According to the China Chamber of Commerce for Import and Export of Medicines and Health Products (CCCMPHIE), the influx of NMN products from the US has boosted the country’s overall exports of nutraceuticals into China in this year.
The interest in NMN first started after China health foods firm Xiamen Kingdomway introduced its subsidiary firm – Doctor’s Best’s product during the mid-year, Charles Diao, regulatory manager at US-China Health Products Association, noted.
Doctor’s Best hit its US$1m mark within its first 10 days of launch in China. It is sold at RMB$1,999 (US$303) per bottle of 60 capsules.
New Zealand’s EZZ is an up-and-coming brand sold at RMB$3,999 (US$607) for a bottle containing 60 tablets.
The product has received over 100k reviews on its flagship store on JD.com, surpassing other popular brands such as Gene Habour from Hong Kong.
At present, NMN finished products are only sold in China via cross-border e-commerce platforms, since no brands have achieved the “blue-hat” status for offline sales yet.
EffePharm, a Shanghai-based NMN supplier, said sales of its NMN ingredient trademarked Uthever had went up by three to four times between July and October and the same period last year.
The company mostly supplies NMN to the US market, which makes up 70% of its NMN business.
“Due to disruption from COVID-19, we expected the sales to drop. It indeed went down during March and April but started to pick up in May and June,” scientific affairs director, Hank Hwang, told NutraIngredients-Asia.
“There was in fact a yoy growth, possibly because companies were trying to replenish their stocks or to even stockpile the ingredient.
“Between July and October, we started to see a sudden spike in sales, which was three to four times higher than the same time last year,” he said.
Japanese firm Teijin Pharma said the higher demand for its NMN product NADaltus from China had contributed to a temporary out-of-stock situation.
“The sales within Japan have increased partly due to the rise of interest from Chinese consumers,” Masanobu Kanou, executive corporate operation officer at NOMON – the nutraceutical arm of Teijin told us.
Most of the consumers are those who are willing to invest in maintaining their health, including company executives and athletes and are in their 40s to 50s, he said.
The company sells the NMN supplement on its own website, medical institutions, and distributors such as Isetan Mitsukoshi and JAL Digital Experience.
While NMN is not yet officially approved by the Chinese authorities, the Japanese authorities have included it in the list of raw materials that are not judged to be pharmaceuticals unless labelled as having medicinal effects in March.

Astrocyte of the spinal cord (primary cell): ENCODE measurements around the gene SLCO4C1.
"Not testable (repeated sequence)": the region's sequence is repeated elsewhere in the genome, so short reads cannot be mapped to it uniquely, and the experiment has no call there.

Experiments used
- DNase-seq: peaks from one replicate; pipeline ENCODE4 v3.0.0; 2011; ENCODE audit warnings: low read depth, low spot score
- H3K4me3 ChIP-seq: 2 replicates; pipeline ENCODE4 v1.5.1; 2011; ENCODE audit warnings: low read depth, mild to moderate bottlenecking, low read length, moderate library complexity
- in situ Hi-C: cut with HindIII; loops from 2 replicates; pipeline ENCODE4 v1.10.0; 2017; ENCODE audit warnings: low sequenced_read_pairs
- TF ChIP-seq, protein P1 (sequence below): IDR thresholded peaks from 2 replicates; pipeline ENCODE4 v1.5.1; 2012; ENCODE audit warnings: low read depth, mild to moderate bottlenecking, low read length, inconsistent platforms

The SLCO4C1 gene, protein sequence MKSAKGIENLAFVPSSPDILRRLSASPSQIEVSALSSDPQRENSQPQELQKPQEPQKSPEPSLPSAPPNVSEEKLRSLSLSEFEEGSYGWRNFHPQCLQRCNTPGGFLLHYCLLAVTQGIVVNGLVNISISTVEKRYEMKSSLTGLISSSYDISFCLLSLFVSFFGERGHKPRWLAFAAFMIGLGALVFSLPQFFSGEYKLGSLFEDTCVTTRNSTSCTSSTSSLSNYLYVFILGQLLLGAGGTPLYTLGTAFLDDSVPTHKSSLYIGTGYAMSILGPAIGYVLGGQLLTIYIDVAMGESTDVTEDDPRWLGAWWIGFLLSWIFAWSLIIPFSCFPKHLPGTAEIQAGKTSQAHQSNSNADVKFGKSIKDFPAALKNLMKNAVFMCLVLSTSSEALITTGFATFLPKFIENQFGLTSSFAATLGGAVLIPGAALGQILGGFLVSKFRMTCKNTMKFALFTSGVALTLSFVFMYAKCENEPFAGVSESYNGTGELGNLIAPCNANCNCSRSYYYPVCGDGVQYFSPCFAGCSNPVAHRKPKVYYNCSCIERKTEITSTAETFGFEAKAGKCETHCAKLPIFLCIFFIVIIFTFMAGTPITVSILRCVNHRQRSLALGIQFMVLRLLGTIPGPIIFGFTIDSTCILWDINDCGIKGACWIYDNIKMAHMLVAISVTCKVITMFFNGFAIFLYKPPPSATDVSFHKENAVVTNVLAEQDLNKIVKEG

Reasons for growth
China’s growing demand for NMN is due to a combination of reasons, ranging from advancements in scientific evidence, marketing, cost, and the stock market, said Hwang.
First, he explained that there has been a continuous flow of scientific findings on NMN have been published over the years, which validated the ingredient’s function and efficacy.
Clinical trials which use NMN on COVID-19 patients further placed the ingredient in the spotlight. Results have shown that a combination of NMN, zinc, betaine, and sodium chloride could lead to rapid improvement in older patients.
The company itself is working with Fudan University in assessing NMN’s role in vision health.
Cost wise, he said that NMN was previously positioned as a premium product, but has became more affordable over the years, in turn allowing more to purchase the product.
The trigger point for the NMN craze in China is perhaps due to a series of unusual stock market movements in July.
Shenzhen Stock Exchange-listed Xiamen Kingdomway saw a 20% spike in its share price after an article related to its NMN product went viral on July 14.
“The stock speculation had led more people to find out what exactly NMN is,” said Hwang.
Demand will continue
Hwang believes that the demand for NMN products will continue, as there is now a more efficient production technology, a stiffer market competition – all of which will push NMN prices low and make it more affordable.
With more China companies supplying the ingredient, the market competition would drive prices lower, Hwang said.
For EffePharm, the price of the NMN ingredient is now about 60% of the price of last year.
“There is still a lot of interest in NMN. Almost all of the health foods related expo held in China from October onwards has organised talks on NMN,” he said.